recommend a reduced-dose glucocorticoid tapering regimen rather than the standard-dosing taper.
Organ-threatening or life-threatening disease – Organ- or life-threatening features include, but are not limited to, the following (see 'Organ- or life-threatening disease' below): •Active glomerulonephritis •Pulmonary hemorrhage •Cerebral vasculitis •Progressive peripheral or cranial neuropathy •Orbital pseudotumor •Scleritis •Gastrointestinal bleeding due to vasculitis •Cardiac disease due to vasculitis (pericarditis, myocarditis) ●
In a retrospective study of 167 patients with GPA or MPA who were followed for five years, achieving a low disease activity state (defined as a Birmingham Vasculitis Activity Score ≤3 and use of prednisone ≤7.5 mg daily) was associated with more organ damage than prolonged complete remission (Vasculitis Damage Index score 3.7 versus 2.2) [
Defining and characterizing the impact of "partial remission" is further complicated by recognition that some clinical trials in GPA and MPA defined a state of remission as including patients with a single item of nonsevere disease activity .
a patient in whom the systemic symptoms and signs resolve and the urine sediment becomes inactive is considered to be in remission,
induction regimen consisting of glucocorticoids in combination with either rituximab or cyclophosphamide rather than monotherapy with glucocorticoids.
Some authors/editors choose a rituximab-based regimen for the majority of patients, given its comparable efficacy and different side-effect profile compared with cyclophosphamid
Prior to the introduction of cyclophosphamide as a therapy for GPA or MPA, the majority of patients were treated with glucocorticoid monotherapy, but mortality rates with this therapy were high [2,13]. Observational studies found that the combination of cyclophosphamide plus glucocorticoids as induction therapy was associated with more than a fivefold improvement in survival and a lower frequency of relapse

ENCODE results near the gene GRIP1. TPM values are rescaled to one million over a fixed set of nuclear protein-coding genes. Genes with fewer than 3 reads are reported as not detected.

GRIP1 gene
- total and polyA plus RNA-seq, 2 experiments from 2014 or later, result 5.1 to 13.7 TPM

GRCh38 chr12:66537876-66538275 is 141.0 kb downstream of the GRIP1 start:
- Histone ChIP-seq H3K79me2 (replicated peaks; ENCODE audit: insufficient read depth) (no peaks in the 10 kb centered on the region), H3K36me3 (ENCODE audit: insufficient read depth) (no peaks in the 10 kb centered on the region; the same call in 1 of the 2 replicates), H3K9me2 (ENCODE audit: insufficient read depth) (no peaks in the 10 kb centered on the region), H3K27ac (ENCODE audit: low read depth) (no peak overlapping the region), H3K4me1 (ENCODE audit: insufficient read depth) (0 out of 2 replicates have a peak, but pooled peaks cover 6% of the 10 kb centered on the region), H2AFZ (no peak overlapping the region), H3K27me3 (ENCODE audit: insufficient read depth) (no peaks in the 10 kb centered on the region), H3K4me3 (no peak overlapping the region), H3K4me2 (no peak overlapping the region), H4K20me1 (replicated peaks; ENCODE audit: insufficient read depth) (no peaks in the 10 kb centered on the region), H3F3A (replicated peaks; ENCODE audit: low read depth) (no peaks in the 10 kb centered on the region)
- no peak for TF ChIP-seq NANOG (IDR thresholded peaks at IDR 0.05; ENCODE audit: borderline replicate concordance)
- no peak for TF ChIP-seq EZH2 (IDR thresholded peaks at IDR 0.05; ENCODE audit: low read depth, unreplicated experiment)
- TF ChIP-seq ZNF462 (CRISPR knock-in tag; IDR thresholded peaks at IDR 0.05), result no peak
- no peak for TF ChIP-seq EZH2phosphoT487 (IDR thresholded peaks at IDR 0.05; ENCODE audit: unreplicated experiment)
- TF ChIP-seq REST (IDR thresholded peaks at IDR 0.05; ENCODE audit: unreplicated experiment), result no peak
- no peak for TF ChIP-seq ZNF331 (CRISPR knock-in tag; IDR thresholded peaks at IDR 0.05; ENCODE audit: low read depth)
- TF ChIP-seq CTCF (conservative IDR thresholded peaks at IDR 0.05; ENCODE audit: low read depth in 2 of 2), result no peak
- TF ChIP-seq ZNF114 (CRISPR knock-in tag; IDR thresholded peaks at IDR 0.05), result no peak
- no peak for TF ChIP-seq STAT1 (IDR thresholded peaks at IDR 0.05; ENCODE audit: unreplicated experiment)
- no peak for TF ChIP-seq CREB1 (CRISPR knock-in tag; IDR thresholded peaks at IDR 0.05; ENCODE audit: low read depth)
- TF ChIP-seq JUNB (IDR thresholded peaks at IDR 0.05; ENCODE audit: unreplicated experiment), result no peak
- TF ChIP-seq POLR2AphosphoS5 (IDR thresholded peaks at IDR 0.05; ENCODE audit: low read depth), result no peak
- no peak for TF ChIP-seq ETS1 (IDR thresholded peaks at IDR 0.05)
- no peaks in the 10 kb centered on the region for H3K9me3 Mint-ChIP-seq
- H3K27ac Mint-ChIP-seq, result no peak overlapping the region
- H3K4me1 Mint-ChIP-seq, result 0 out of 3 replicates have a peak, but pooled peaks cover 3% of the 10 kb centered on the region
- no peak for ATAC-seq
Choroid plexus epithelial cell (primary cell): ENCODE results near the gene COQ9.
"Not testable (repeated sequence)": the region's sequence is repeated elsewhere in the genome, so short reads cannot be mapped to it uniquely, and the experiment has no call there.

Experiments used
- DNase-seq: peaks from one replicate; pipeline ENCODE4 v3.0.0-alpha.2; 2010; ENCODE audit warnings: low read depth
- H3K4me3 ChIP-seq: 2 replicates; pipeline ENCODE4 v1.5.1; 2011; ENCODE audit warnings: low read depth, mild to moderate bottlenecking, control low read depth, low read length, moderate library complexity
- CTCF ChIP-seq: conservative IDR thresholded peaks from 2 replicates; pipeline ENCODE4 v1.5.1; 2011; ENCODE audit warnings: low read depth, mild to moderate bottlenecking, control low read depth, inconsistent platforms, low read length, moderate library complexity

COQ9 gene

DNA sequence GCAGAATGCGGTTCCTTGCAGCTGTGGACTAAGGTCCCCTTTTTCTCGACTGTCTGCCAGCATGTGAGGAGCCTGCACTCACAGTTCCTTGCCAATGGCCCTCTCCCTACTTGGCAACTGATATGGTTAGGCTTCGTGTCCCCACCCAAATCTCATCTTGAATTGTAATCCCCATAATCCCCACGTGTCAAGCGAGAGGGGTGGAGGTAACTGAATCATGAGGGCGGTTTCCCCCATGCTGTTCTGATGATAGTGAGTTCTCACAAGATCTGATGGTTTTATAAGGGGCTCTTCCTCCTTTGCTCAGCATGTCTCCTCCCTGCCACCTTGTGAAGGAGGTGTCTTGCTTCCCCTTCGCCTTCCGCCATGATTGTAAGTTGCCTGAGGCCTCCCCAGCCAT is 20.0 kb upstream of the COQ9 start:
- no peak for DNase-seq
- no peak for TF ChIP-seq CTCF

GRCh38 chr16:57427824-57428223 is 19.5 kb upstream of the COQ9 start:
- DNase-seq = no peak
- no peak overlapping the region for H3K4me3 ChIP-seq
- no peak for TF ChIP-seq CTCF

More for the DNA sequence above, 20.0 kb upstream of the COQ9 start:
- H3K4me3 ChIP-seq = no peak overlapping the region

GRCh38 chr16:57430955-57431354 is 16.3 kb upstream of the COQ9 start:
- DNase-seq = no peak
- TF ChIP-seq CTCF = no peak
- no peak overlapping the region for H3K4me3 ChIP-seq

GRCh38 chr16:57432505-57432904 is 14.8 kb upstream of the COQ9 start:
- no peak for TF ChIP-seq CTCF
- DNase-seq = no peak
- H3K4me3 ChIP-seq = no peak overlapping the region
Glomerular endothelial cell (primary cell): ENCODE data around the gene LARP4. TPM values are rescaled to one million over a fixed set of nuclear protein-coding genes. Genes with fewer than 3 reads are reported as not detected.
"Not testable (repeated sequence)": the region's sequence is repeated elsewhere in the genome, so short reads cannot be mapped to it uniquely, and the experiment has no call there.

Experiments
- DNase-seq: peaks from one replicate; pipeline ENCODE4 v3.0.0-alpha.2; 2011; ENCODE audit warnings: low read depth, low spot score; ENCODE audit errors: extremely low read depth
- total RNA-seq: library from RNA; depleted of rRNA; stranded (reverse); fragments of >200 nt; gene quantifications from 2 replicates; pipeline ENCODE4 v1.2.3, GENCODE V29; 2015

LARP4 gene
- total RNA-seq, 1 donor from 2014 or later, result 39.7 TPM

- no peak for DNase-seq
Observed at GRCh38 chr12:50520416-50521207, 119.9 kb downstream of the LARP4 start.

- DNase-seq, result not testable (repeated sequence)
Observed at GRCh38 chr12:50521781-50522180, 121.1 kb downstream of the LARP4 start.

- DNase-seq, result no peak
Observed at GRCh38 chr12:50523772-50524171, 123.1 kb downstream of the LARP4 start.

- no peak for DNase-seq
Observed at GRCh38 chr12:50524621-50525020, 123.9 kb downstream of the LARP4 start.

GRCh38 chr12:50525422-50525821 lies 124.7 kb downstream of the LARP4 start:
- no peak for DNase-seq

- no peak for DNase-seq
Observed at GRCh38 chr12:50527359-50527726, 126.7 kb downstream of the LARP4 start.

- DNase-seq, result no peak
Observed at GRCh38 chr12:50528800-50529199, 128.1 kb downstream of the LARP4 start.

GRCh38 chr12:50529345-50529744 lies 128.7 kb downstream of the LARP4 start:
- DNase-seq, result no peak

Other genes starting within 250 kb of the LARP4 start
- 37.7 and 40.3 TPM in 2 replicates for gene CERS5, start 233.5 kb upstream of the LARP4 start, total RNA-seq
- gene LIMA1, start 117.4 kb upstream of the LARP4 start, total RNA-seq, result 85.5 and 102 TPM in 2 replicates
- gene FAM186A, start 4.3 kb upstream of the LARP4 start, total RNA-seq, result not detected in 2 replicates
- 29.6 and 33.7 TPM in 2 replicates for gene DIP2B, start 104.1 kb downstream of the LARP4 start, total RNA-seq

In addition, in the 100 patients with relapsing disease, rituximab was superior to cyclophosphamide in inducing remission (67 versus 42 percent) at six months. The rates of adverse events were similar between the two groups.
Of the 197 patients initially enrolled in RAVE, the 146 patients who achieved complete remission were followed through month 18 . In this trial, rituximab-treated patients received no further therapy, while cyclophosphamide-treated patients were converted to azathioprine immunosuppression within the first six months of treatment.
Although few patients over the age of 75 were included in the two aforementioned trials, rituximab appears to be effective in this patient population.
It remains uncertain whether the ANCA serotype (ie, proteinase 3 [PR3]-ANCA versus myeloperoxidase [MPO]-ANCA positivity) affects the response to the specific induction regimen. A post hoc analysis of the RAVE trial found that patients who were PR3-ANCA positive and received rituximab were more likely to achieve remission at six months compared with those treated with cyclophosphamide and azathioprine (65 versus 48 percent, respectively; odds ratio 2.11, 95% CI 1.04-4.30).
However, in a small series of three patients with ANCA-associated vasculitis and a history of anaphylaxis to rituximab, obinutuzumab (an anti-CD20 antibody) appeared to be efficacious and a reasonable alternative .
Both oral and IV regimens are highly effective. Some clinicians prefer IV cyclophosphamide given the lower cumulative dose associated with this administration and theoretical subsequent lower risk of toxicity.
the CYCLOPS trial (15 mg/kg every two weeks for three doses and then every three weeks for three to six months)
. When using intermittent pulses of cyclophosphamide, some clinicians concomitantly administer mercaptoethane sulfonate (MESNA) to prevent cystitis, although the efficacy of this approach is unproven. A more detailed discussion of dosing, dose adjustments, adverse effects, and the use of MESNA is presented elsewhere.
if the initial dose of prednisone is 60 mg/day, it can be reduced by 50 percent to 30 mg in one to two weeks (table 2). Unless higher doses are required for resistant or relapsing disease, prednisone should be tapered to 5 mg daily or discontinued by four to six months.
ome experts institute plasma exchange immediately upon identification of severe kidney disease (eg, serum creatinine >4.0 mg/dL [354 micromol/L] or need for dialysis) while others first consider the response to initial immunosuppressive therapy
If plasma exchange is used, we suggest seven sessions over two weeks (60 mL/kg at each session).
we suggest that 1 to 2 liters of fresh frozen plasma be substituted for albumin at the end of the procedure to reverse pheresis-induced depletion of coagulation factors.